I fell in love with UCLA’s Jewish community the very first time I stepped into Hillel. It was warm, welcoming and familiar — just like the tight-knit community I had recently left behind at my Jewish high school.
But after listening to a number of offensive jokes about Persian Jews at Sunday night’s Mr. Hillel talent show, I was reminded once again of a painful truth I have come to understand in my two years at UCLA: As a Persian student, a significant part of this Jewish community does not truly love and respect me back.
To be clear, Mr. Hillel is an incredible philanthropic effort, and every student who put in countless hours preparing for the event deserves genuine praise. I understand that the offense was likely unintentional. Yet, I am disappointed and disheartened that my Jewish friends who planned the event, Ashkenazi and Persian alike, allowed anti-Persian sentiment to make it on to Ackerman Grand Ballroom’s stage. For an event centered on tikkun olam (repairing the world), this stings with irony.
The first offense came in a sketch that parodied The Real Housewives franchise, in which a character complained to his friends: “Ugh, shul [synagogue] was so crowded today. So many Persians.”
This joke too closely mirrors actual prejudices held historically (and to an extent contemporarily) by Ashkenazi synagogue congregations that resisted the arrival of Persians after the Iranian revolution — something my parents and grandparents have told me much about. The offense was even greater because the line was delivered by a non-Persian student.
When a Persian contestant proceeded to raise the stereotype of ostentatious Persian culture by stating he bought his 12-year-old daughter a car for her Bat-Mitzvah, again I cringed.
Finally, in a parody of MTV Cribs that gave viewers a tour of the Hillel building, the video introduced several Ashkenazi contestants with funny descriptors, such as “Wears socks with Sperry’s.” Two of the Persian students, on the other hand, were introduced merely as “Persian.”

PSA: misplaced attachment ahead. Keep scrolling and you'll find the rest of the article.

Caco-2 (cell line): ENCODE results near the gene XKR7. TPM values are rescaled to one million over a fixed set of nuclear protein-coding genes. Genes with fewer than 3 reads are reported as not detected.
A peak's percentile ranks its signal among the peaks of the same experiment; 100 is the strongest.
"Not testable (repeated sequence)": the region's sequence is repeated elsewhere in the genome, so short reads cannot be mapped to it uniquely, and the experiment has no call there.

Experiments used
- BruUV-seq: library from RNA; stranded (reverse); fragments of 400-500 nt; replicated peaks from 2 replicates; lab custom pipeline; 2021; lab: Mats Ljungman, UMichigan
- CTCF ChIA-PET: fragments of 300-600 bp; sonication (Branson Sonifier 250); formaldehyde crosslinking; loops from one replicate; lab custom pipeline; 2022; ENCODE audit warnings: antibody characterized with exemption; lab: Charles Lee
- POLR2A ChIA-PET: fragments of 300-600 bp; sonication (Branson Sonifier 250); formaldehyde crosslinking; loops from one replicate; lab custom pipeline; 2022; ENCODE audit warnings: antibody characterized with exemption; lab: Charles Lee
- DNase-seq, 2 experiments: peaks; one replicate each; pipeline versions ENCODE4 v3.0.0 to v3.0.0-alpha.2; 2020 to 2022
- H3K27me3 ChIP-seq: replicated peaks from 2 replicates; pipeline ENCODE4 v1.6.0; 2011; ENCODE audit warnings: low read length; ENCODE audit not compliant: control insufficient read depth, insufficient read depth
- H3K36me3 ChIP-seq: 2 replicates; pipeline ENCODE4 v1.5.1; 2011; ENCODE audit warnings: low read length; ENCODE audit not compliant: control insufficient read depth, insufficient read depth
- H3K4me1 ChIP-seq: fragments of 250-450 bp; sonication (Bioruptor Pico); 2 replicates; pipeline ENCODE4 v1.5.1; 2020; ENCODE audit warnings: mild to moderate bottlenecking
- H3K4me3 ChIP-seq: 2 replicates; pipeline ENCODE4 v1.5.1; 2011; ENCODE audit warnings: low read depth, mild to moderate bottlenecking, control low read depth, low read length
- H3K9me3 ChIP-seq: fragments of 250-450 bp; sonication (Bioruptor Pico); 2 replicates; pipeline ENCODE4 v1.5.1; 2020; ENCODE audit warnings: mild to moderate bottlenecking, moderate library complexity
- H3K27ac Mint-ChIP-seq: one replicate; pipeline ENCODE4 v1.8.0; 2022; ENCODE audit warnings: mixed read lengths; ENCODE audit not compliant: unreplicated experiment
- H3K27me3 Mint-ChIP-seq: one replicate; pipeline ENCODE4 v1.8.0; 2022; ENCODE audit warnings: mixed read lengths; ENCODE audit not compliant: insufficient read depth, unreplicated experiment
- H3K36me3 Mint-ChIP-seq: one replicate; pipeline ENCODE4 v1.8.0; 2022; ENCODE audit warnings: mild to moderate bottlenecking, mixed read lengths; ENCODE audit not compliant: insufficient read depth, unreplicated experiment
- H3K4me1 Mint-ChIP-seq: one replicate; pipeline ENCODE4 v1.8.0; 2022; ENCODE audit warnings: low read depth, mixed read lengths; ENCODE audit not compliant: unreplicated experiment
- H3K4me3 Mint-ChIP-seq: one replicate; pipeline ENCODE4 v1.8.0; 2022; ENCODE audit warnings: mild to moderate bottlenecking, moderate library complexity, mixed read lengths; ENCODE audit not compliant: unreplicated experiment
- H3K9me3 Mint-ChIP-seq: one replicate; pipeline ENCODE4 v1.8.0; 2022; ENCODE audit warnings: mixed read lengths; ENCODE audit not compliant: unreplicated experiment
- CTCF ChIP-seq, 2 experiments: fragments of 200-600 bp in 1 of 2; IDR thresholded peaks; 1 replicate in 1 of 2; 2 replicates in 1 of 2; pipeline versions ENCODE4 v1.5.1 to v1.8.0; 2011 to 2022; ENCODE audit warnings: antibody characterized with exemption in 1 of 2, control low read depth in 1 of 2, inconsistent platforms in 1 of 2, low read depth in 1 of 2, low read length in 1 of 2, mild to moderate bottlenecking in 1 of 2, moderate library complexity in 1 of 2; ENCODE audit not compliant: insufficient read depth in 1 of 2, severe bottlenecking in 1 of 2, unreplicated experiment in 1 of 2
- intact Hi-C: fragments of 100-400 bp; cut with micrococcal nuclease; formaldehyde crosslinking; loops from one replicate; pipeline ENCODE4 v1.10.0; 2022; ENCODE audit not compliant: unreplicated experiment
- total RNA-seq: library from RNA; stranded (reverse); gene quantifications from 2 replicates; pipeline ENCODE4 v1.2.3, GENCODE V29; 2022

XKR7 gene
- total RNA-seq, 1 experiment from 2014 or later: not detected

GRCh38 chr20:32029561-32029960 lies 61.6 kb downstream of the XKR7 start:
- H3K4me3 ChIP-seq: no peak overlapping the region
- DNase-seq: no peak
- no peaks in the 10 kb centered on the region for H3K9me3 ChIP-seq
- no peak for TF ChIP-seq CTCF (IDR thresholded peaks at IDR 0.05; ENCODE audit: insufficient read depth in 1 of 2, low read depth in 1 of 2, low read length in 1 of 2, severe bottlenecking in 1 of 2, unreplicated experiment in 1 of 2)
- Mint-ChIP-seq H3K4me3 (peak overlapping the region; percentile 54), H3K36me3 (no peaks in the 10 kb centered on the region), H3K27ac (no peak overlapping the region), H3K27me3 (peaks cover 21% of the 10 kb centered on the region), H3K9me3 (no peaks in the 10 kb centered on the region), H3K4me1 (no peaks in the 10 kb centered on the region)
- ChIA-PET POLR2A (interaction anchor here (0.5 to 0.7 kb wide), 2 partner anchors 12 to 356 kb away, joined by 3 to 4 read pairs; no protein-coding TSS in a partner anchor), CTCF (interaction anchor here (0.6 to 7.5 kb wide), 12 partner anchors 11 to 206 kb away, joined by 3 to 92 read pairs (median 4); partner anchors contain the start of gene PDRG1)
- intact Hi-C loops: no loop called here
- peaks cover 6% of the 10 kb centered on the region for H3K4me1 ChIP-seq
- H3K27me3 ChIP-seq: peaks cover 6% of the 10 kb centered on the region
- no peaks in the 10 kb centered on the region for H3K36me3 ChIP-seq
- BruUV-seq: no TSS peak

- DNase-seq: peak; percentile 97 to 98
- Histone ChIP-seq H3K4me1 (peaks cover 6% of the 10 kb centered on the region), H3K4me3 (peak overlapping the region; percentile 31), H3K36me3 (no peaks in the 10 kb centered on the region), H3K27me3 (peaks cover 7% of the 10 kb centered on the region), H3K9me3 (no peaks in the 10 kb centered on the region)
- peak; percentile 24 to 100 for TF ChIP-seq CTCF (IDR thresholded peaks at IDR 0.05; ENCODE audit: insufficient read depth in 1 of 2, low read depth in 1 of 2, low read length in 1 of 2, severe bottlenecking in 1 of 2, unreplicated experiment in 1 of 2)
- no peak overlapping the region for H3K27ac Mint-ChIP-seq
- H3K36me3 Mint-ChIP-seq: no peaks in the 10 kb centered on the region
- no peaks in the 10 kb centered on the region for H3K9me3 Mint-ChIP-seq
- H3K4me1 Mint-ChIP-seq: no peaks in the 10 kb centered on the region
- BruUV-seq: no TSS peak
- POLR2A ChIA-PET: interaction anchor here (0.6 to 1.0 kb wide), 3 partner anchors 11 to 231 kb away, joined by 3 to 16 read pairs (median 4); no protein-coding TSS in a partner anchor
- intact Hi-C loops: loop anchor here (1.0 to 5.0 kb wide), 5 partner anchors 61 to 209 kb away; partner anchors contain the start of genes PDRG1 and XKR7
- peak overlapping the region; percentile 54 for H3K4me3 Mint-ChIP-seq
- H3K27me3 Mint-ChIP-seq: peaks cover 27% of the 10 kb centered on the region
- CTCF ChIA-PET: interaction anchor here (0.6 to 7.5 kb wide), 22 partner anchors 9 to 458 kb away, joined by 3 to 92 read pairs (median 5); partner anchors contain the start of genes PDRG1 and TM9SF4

When a third, Israeli student was mislabeled as Persian, he looked down at the name of my ethnicity with sheer disgust.
There was a time when I internalized the racism of my Ashkenazi peers and thought these jokes were funny. In fact, I still appreciate a good Persian joke when it is made by a Persian and delivered to a group of Persians. But elevating these distasteful remarks to a platform in front of hundreds of non-Persian Jews reinforces the idea that it’s okay for them to say it, too.
And say it, they do. Jewish students have asked me why, if I am truly a Persian woman, I do not have a beard. Jewish students have dismissed me as a potential donor for a charity event because “Persians don’t donate.” Jewish students have assumed I am a transfer student from SMC, an assumption (wrongfully) laden with stereotypes of laziness and academic dishonesty. This kind of racism is by no means exclusive to the Jewish community at UCLA — I experienced similar interactions at my elementary school, my high school and in the greater Los Angeles community.
I am tired of Ashkenazi Jewish friends making derogatory comments about Persians, only to turn to me and tell me I am an exception. I am not an exception. In countless ways, my fellow Persian students and I have been ostracized, exoticized and fetishized. We have been excluded, minimized and actively “othered.”
The Persian Jewish community at UCLA should never be reduced to an ethnic label. We are made up of honors students, writers, dancers, student government officers, researchers and activists. The fact that we are Jewish, though, should be enough.
The Persian jokes were never funny. It’s time our community stopped laughing.